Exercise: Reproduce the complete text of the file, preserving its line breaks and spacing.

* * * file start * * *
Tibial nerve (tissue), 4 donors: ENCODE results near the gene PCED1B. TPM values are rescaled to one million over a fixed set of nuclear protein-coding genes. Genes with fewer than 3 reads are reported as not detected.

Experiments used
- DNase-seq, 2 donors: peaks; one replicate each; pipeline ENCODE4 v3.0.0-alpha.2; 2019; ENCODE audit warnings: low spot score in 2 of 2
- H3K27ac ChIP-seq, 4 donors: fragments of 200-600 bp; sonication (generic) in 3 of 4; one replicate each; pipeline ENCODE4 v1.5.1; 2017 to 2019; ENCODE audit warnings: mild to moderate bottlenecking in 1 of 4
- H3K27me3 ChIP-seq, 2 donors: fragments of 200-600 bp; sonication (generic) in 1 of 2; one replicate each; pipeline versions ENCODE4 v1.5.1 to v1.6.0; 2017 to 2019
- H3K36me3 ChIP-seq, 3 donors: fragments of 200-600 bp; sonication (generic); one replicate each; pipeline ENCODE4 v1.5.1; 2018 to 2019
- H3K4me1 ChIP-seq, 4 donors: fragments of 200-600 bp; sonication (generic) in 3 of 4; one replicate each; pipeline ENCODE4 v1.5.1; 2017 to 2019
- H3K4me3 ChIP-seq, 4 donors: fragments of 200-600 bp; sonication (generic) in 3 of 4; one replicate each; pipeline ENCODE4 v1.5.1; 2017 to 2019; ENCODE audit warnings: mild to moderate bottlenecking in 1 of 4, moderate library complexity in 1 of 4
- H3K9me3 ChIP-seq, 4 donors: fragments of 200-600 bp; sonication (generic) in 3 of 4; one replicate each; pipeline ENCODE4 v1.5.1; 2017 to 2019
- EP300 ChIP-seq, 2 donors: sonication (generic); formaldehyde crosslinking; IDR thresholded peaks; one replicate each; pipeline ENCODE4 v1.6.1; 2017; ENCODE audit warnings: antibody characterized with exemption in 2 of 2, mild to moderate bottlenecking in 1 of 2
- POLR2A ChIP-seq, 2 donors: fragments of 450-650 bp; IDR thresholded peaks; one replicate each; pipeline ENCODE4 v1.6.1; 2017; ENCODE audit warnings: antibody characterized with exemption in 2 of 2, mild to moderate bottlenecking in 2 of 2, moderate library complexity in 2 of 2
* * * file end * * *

Tibial nerve (tissue), 4 donors: ENCODE results near the gene PCED1B. TPM values are rescaled to one million over a fixed set of nuclear protein-coding genes. Genes with fewer than 3 reads are reported as not detected.

Experiments used
- DNase-seq, 2 donors: peaks; one replicate each; pipeline ENCODE4 v3.0.0-alpha.2; 2019; ENCODE audit warnings: low spot score in 2 of 2
- H3K27ac ChIP-seq, 4 donors: fragments of 200-600 bp; sonication (generic) in 3 of 4; one replicate each; pipeline ENCODE4 v1.5.1; 2017 to 2019; ENCODE audit warnings: mild to moderate bottlenecking in 1 of 4
- H3K27me3 ChIP-seq, 2 donors: fragments of 200-600 bp; sonication (generic) in 1 of 2; one replicate each; pipeline versions ENCODE4 v1.5.1 to v1.6.0; 2017 to 2019
- H3K36me3 ChIP-seq, 3 donors: fragments of 200-600 bp; sonication (generic); one replicate each; pipeline ENCODE4 v1.5.1; 2018 to 2019
- H3K4me1 ChIP-seq, 4 donors: fragments of 200-600 bp; sonication (generic) in 3 of 4; one replicate each; pipeline ENCODE4 v1.5.1; 2017 to 2019
- H3K4me3 ChIP-seq, 4 donors: fragments of 200-600 bp; sonication (generic) in 3 of 4; one replicate each; pipeline ENCODE4 v1.5.1; 2017 to 2019; ENCODE audit warnings: mild to moderate bottlenecking in 1 of 4, moderate library complexity in 1 of 4
- H3K9me3 ChIP-seq, 4 donors: fragments of 200-600 bp; sonication (generic) in 3 of 4; one replicate each; pipeline ENCODE4 v1.5.1; 2017 to 2019
- EP300 ChIP-seq, 2 donors: sonication (generic); formaldehyde crosslinking; IDR thresholded peaks; one replicate each; pipeline ENCODE4 v1.6.1; 2017; ENCODE audit warnings: antibody characterized with exemption in 2 of 2, mild to moderate bottlenecking in 1 of 2
- POLR2A ChIP-seq, 2 donors: fragments of 450-650 bp; IDR thresholded peaks; one replicate each; pipeline ENCODE4 v1.6.1; 2017; ENCODE audit warnings: antibody characterized with exemption in 2 of 2, mild to moderate bottlenecking in 2 of 2, moderate library complexity in 2 of 2